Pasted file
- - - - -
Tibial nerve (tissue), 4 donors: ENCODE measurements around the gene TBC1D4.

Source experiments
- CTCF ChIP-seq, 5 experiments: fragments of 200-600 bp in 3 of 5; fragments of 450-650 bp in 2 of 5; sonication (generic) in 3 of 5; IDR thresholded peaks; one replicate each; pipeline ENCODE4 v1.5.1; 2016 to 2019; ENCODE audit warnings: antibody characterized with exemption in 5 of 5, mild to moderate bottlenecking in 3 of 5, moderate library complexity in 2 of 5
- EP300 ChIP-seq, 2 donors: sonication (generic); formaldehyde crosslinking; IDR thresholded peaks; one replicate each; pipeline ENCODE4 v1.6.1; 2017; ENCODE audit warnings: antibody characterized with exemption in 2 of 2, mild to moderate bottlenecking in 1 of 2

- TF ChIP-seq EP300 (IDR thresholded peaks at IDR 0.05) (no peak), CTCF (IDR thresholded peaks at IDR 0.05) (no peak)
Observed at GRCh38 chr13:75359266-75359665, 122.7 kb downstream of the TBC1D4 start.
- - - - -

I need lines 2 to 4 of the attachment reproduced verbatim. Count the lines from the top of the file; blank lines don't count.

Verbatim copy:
Source experiments
- CTCF ChIP-seq, 5 experiments: fragments of 200-600 bp in 3 of 5; fragments of 450-650 bp in 2 of 5; sonication (generic) in 3 of 5; IDR thresholded peaks; one replicate each; pipeline ENCODE4 v1.5.1; 2016 to 2019; ENCODE audit warnings: antibody characterized with exemption in 5 of 5, mild to moderate bottlenecking in 3 of 5, moderate library complexity in 2 of 5
- EP300 ChIP-seq, 2 donors: sonication (generic); formaldehyde crosslinking; IDR thresholded peaks; one replicate each; pipeline ENCODE4 v1.6.1; 2017; ENCODE audit warnings: antibody characterized with exemption in 2 of 2, mild to moderate bottlenecking in 1 of 2